I’ve always said to ‘write our own estimate.’ But recently, something came to my attention from an insurance rep and then I checked with my attorney: If the check has the shop’s name on it, my attorney said that makes the adjuster’s estimate a contract and all the methods, procedures and parts choices are to be followed. What’s your understanding of this? — Steve Dillon, Steve’s Auto Body, St. Benedict, Pa.
Steve asks a great question, and my first instinct is to say: That’s bunk. But since I’m not a lawyer, I thought it wise to get some legal advice before spouting off. So I posed the question to three attorneys who specialize in collision repair issues.
QUESTION: If the check has the shop’s name on it, does this make the adjuster’s estimate a contract — meaning all methods/procedures/parts choices are to be followed?
Erica Eversman, chief counsel for Vehicle Information Systems, Bath, Ohio: “NO. The
contract for repair is with the vehicle owner and the legal obligations rest with the shop. In fact, I think it’s a breach of consumer protection obligations owed to the vehicle owner if a shop does not prepare its own estimate. … I cannot reiterate this enough: Body shops need to stop thinking of themselves as order takers and remember that they’re diagnosticians, just as much as doctors are — that they’re professionals.
“To the extent we’re talking about a first-party repair, the shop has not stated it ‘agrees’ to accept only this amount by accepting a check the insurer chose to issue in the shop’s name. There’s always the argument that there’s an implied agreement to that effect, but that means the insurer has to prove it had a ‘meeting of the minds’ with the shop and that this is all the insurer would be obliged to pay. Given the fact that the signed contract of repair is with the insured/car owner, it becomes much more difficult for the insurer to assert it had a contract with the shop (for the same repair) that overrides the contract the shop has with the insured – and for which the insurer has a contractual duty to pay/indemnify the insured.
“To avoid a lot of these issues, it’s easiest if shops (better still if a shop association does it) develop a form letter to send to the insurer stating that any acceptance or cashing of a check made payable to the shop does not constitute an ‘agreed repair price.’ Every shop also should conspicuously post the same notice. In the third-party context, there’s less of an issue because the repairer and insurer have no ability to compromise the third-party’s rights to fully recover for the damages caused by the insured’s negligence.”
James Castleman, partner in the law firm Paster, Rice & Castleman, Quincy, Mass.: “The current law in Massachusetts, and I believe in most states, is that the shop can make whatever contract it wants with the customer and it doesn’t matter whose name is on the insurance check. Generally, the insurer is required to pay for the loss, and the insured or claimant can make whatever deal he wants with his repair shop, provided the shop isn’t contractually required to do things a certain way (if it’s a direct-repair shop for an insurer).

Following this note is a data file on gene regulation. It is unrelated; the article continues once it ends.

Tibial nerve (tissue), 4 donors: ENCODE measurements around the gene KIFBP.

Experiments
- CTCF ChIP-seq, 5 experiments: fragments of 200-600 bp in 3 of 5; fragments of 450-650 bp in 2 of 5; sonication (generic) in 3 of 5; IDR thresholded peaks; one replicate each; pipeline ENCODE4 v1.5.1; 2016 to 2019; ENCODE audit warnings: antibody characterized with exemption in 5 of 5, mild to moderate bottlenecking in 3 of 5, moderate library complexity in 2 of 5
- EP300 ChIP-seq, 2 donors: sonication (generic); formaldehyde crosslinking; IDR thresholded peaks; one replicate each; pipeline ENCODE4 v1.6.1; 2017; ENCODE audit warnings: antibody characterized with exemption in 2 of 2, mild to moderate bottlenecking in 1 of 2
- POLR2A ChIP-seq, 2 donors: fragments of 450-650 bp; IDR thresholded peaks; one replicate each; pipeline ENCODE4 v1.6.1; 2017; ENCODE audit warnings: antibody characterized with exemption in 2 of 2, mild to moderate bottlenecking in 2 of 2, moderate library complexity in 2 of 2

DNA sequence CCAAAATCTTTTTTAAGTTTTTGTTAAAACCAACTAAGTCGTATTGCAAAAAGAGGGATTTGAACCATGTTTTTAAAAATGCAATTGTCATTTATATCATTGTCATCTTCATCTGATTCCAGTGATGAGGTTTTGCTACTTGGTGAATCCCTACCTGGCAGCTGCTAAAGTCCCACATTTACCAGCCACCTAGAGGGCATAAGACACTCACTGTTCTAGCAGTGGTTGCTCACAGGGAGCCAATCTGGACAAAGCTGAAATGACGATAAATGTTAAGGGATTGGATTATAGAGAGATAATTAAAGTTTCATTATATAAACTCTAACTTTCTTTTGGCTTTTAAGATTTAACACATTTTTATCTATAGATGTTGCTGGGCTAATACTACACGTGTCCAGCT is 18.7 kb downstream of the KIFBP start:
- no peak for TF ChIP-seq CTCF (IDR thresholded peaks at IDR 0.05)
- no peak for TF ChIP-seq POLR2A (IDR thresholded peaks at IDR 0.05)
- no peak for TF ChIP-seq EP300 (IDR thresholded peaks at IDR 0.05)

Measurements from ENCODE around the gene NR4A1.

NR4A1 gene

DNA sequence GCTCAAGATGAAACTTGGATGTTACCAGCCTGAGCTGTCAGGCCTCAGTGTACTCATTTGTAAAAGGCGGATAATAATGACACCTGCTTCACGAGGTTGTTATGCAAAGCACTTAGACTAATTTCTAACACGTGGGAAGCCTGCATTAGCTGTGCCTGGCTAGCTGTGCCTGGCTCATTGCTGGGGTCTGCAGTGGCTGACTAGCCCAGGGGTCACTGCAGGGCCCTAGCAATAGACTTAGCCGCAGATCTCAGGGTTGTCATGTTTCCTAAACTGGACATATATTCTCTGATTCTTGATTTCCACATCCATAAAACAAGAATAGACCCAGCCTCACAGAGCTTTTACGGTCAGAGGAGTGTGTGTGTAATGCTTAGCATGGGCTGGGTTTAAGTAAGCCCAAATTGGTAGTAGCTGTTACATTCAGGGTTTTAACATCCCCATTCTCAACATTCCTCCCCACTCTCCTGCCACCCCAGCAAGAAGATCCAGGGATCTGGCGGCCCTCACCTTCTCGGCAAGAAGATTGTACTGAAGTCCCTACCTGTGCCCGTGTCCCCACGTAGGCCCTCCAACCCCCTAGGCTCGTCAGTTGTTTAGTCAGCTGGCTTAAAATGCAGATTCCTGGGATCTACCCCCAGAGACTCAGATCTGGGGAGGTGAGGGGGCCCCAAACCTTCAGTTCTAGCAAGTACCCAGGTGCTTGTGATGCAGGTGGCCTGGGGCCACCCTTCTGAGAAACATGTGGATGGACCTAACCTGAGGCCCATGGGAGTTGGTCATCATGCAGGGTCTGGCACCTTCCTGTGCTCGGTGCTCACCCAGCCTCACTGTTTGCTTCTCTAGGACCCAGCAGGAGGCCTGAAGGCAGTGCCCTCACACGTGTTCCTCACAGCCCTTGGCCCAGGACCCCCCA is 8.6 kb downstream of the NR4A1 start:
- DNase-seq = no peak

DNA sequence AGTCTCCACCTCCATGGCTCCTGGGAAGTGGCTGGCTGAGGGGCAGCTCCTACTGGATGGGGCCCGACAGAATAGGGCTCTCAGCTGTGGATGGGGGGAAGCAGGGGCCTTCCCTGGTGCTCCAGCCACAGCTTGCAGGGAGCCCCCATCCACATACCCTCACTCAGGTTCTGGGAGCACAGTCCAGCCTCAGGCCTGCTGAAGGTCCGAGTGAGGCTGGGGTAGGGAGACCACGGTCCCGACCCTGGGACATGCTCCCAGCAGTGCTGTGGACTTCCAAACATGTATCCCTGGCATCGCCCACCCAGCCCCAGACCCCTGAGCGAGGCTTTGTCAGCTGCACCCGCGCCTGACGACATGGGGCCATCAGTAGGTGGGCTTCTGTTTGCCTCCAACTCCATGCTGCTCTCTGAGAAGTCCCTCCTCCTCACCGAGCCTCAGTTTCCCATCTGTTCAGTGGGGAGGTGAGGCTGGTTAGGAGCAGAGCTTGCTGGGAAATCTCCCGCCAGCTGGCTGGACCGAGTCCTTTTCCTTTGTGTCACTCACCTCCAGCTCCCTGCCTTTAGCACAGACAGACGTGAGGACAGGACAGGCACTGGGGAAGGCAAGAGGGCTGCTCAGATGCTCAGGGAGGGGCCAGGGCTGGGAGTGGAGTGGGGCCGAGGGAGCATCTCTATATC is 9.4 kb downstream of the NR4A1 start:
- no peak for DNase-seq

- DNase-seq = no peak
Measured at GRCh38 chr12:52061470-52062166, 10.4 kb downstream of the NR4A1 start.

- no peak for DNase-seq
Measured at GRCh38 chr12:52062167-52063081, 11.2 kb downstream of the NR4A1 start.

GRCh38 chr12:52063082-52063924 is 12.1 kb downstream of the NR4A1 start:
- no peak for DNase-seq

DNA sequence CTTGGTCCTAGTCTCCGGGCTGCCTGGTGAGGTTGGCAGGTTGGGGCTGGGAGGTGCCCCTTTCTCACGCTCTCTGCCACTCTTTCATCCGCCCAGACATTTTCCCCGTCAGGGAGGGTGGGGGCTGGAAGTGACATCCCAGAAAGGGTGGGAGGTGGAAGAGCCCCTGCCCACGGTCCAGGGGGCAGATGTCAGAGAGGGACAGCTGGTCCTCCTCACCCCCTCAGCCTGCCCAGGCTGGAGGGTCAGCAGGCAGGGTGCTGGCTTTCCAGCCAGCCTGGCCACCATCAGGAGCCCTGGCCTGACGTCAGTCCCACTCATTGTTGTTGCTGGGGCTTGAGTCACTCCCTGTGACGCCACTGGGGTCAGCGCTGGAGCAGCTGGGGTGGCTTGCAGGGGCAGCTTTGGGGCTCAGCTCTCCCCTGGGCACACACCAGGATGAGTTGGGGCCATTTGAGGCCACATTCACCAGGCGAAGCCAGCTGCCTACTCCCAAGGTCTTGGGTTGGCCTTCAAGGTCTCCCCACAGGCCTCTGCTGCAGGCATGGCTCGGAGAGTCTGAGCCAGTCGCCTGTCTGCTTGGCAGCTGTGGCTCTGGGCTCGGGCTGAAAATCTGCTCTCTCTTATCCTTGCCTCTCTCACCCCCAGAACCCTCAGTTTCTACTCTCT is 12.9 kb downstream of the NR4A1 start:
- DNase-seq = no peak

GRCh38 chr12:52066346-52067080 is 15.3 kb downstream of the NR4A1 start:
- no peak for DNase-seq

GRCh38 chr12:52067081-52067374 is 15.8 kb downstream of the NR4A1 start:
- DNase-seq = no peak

“I have to hedge because I don’t know Pennsylvania law. … Often, the third-party carrier issues a check indicating that negotiation of the check (cashing, depositing, or endorsing and delivering the check to another party — a ‘holder’) constitutes acceptance of that amount as payment in full. While acceptance of the check may not mean you agree to do the work the way the insurer wrote it, it may well mean you’ve accepted that amount as full and final payment of the claim, without the ability to seek more money.
Sometimes, it’s possible to avoid this by crossing off language on the check that says ‘payment in full’ and then negotiating it, but the courts are split on this issue. Various state laws may limit an insurer’s ability to be able to engage in such ‘take it or leave it’ tactics, but this varies from state to state. In my experience, it’s also common that insurers will, in fact, pay legitimate supplements after someone cashes a ‘payment in full’ check, but under the law of most states, they may not be required to.
“After all of this explanation, I have to decline to give a definitive answer, since I don’t know Pennsylvania laws.”
Patrick McGuire, owner of the Law Offices of Patrick McGuire, Chicago: “I would suggest that he ask the attorney whether his opinion is based on case law or some other authority and to provide a copy of that authority. My approach to these matters, at least under Illinois law, is that a shop can contract with a consumer to perform some, all or even more repairs to a vehicle than are listed on an insurance company’s estimate so long as the method, scope and type of parts used are disclosed and agreed to by the customer. The best way to do that is for a shop to prepare its own estimate/work order and to have the consumer authorize the repairs listed on that estimate. It’s my opinion that a shop that doesn’t prepare its own estimate leaves itself open to all types of claims for breach of contract and fraud.”
Don’t poke out an eye just yet. Even though it may seem that each attorney gave a different answer, if you look closely, they basically all said the same thing: Unless there’s some weird law in your state mandating otherwise, a check with the shop’s name does not make the adjuster’s estimate a contract.
Remember, YOU are the repair expert. As such, you should be writing your own estimates, not simply waiting for adjusters to hand you theirs. And if ever you’re tempted to simply use the insurer’s estimate, think about what an adjuster said to Washington shop owner Dick Strom: “If you work exactly off my estimate, we won’t be responsible for the poor quality of your work.”
Georgina K. Carson, editor
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